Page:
On April 11, 2022, the fourth anniversary of SESTA/FOSTA becoming law, Fight for the Future, the Sex Workers Project of the Urban Justice Center, and Reframe Health and Justice will hold a call-in day in support of the SAFE SEX Workers Study Act. This common-sense information gathering bill is supported by 70 civil and human rights organizations and will ensure that Congress understands the impacts of Section 230 amendments on marginalized people before advancing other Section 230 changes—like the dangerous and widely opposed EARN IT Act. Fight for the Future asks the public to contact their legislators using this simple call tool and to amplify the action across their networks.
People are encouraged to take action at: https://www.fightforthefuture.org/actions/sesta-fosta-anniversary
SESTA/FOSTA was intended to address sex trafficking by amending Section 230 of the Communications Decency Act to create a new liability for website owners and online platforms. Instead, as Fight for the Future Director Evan Greer (she/her) explains in a recent op-ed, it immediately increased the dangers faced by sex workers and restricted free expression online—all while failing to reduce sex trafficking in any meaningful way.
In the days between Congress passing SESTA/FOSTA and its signing on April 11, 2018, dozens of platforms either shut down or began kicking off sex workers. These platforms included avenues sex workers relied on for income and harm reduction practices, including advertising sites, Reddit threads, dating sites, and a website used to both screen clients and build community. Through community-based research, sex workers have documented a frightening increase in violence and other forms of harm due to the disappearance of these online tools.
It’s past time for due diligence: Congress must pass the SAFE SEX Workers Study Act to realize a critically needed shift in how we understand digital oversight and regulation, anti-trafficking efforts, and sex workers’ rights. Join us in support of this necessary bill by taking action HERE.
Organizing partners issued the following statements:
“In April of 2018, with the passage of FOSTA/SESTA and the closure of Backpage, sex workers across the globe lost a range of digital platforms used for meeting resource needs, staying safe, accessing community, and organizing. In the last several years, the community has reported a range of impacts of losing these digital spaces – increased violence and dependence to fear and erasure. The SAFE SEX Worker Study Act is the first bill which asks the government to take a serious look at what happens when marginalized communities are turned into legal liabilities for the spaces they seek to stay safe,” said Kate D’Adamo, Partner, Reframe Health and Justice (she/they).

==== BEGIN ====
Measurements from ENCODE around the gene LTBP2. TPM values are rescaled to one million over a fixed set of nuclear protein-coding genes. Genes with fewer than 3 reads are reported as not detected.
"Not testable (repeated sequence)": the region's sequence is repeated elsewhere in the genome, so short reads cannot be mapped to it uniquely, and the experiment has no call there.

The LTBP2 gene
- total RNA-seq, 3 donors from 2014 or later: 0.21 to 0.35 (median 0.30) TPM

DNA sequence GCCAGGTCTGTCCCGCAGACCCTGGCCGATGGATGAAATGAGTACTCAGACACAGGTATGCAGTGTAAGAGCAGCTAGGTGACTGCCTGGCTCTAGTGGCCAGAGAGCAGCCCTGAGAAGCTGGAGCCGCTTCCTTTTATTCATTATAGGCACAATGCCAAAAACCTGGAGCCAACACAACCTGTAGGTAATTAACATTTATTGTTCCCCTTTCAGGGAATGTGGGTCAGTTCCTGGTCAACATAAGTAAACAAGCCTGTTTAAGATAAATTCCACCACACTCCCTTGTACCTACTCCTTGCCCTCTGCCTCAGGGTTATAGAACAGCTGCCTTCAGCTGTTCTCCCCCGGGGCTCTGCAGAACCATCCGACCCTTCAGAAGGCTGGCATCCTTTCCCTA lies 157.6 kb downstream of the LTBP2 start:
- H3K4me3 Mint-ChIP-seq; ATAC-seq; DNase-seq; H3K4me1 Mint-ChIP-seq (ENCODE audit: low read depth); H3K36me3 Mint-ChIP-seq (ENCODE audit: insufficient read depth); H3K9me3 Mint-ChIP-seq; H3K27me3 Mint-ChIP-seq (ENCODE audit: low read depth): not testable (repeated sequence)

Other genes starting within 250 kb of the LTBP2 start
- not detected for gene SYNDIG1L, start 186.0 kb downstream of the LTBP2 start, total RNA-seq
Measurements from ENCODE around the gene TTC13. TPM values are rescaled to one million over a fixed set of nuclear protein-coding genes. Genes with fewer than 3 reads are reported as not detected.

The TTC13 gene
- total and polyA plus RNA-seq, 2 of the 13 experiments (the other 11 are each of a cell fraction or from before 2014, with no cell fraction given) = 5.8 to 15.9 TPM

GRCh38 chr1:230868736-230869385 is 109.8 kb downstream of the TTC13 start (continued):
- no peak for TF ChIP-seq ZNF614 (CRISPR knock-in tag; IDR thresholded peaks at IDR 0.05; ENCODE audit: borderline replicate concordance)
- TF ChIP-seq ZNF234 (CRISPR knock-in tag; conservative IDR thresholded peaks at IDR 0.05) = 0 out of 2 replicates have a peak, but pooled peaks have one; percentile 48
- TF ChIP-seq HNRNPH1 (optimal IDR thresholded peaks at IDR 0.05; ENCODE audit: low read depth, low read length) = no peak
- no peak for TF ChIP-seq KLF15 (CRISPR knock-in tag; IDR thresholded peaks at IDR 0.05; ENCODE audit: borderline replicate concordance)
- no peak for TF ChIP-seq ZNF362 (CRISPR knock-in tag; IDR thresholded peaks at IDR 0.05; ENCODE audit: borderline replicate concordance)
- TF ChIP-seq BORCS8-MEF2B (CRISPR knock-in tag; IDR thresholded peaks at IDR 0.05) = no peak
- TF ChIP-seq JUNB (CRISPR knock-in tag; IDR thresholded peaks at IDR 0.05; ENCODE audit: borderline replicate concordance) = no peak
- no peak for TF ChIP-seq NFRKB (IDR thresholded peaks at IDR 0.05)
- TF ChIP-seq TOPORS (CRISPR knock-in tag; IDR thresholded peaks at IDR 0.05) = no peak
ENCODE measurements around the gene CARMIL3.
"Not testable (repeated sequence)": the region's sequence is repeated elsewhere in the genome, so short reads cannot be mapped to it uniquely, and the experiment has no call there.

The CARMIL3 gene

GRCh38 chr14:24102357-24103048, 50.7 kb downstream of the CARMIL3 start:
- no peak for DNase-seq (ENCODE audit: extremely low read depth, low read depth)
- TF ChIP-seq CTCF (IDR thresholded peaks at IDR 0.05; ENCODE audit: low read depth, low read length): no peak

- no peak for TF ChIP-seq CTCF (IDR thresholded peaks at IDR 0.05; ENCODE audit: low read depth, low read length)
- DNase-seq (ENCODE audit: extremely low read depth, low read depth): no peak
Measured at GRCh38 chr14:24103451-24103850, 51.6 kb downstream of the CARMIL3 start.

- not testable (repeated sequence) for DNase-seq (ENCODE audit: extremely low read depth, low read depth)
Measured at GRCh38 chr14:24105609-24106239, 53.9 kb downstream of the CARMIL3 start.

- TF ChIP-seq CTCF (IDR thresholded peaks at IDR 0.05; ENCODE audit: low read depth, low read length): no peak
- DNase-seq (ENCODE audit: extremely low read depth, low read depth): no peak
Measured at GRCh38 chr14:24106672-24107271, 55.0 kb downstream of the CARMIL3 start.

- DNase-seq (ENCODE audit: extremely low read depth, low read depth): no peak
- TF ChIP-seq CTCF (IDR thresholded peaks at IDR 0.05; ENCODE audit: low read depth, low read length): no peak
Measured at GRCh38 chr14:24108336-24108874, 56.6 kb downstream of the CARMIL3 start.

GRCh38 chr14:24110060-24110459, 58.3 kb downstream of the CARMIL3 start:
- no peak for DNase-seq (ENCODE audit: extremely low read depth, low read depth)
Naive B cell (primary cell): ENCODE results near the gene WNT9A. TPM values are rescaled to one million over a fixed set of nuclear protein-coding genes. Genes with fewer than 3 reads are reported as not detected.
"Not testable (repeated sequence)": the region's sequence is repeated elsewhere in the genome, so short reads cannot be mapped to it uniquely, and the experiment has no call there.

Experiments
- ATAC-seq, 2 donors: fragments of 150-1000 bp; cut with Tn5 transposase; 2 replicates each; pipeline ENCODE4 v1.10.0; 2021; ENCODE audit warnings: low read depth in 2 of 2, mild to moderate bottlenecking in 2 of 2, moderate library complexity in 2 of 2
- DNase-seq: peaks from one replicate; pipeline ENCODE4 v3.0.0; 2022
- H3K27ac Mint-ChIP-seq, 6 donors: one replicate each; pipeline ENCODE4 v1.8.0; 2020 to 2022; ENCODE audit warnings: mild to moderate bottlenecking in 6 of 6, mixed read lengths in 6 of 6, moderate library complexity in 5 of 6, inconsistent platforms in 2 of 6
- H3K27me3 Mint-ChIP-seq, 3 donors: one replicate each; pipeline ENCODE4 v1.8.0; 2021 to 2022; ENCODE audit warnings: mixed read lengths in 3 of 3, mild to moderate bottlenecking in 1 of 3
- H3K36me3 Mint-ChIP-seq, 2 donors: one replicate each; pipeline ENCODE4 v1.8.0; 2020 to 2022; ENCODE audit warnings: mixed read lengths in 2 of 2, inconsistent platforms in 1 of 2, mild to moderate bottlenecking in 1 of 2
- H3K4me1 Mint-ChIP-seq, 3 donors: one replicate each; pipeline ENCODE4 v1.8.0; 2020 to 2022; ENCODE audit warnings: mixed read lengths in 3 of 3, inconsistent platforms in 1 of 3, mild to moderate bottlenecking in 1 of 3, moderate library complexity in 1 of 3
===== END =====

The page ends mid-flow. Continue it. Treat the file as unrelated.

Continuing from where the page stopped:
“It is unacceptable for the government to see sex workers as nothing more than collateral damage in their pursuit to regulate digital spaces. In the years since SESTA/FOSTA’s passage, through the lived experiences of our staff and clients, we have seen the direct harm it has caused on people who trade sex. This harm has disproportionately targeted some of the most marginalized communities, including Trans women of color, rural sex workers, survivors of violence, and migrants. As we mark another year since its passage, Congress must finally heed the dire warnings of sex workers on the misguided path the government is on in the name of digital oversight. Congress must pass the SAFE SEX Workers Study Act,” explained Mariah Grant, Director of Research and Advocacy, the Sex Workers Project of the Urban Justice Center (she/her/ella).
“Momentum is building around efforts to amend Section 230, but lawmakers have so far ignored the disastrous impact that SESTA/FOSTA, the only extant Section 230 revision, has had on sex workers, people of color, LGBTQ+ people, and other marginalized people. From the outset, sex workers predicted that marginalized communities would be the first to be thrown under the bus by litigation-fearing tech companies that value profit above human safety and rights. Congress must pass the SAFE SEX Workers Study Act to understand the collateral damage of internet legislation before they consider measures like the EARN IT Act, which will get even more people killed,” said Evan Greer, Director, Fight for the Future (she/her).
The Sex Workers Project of the Urban Justice Center, Zola Z. Bruce, Director of Communications: email@example.com
Reframe Health and Justice, Kate D’Adamo, Partner: Kate@reframehealthandjustice.com
Fight for the Future, Evan Greer, Director: firstname.lastname@example.org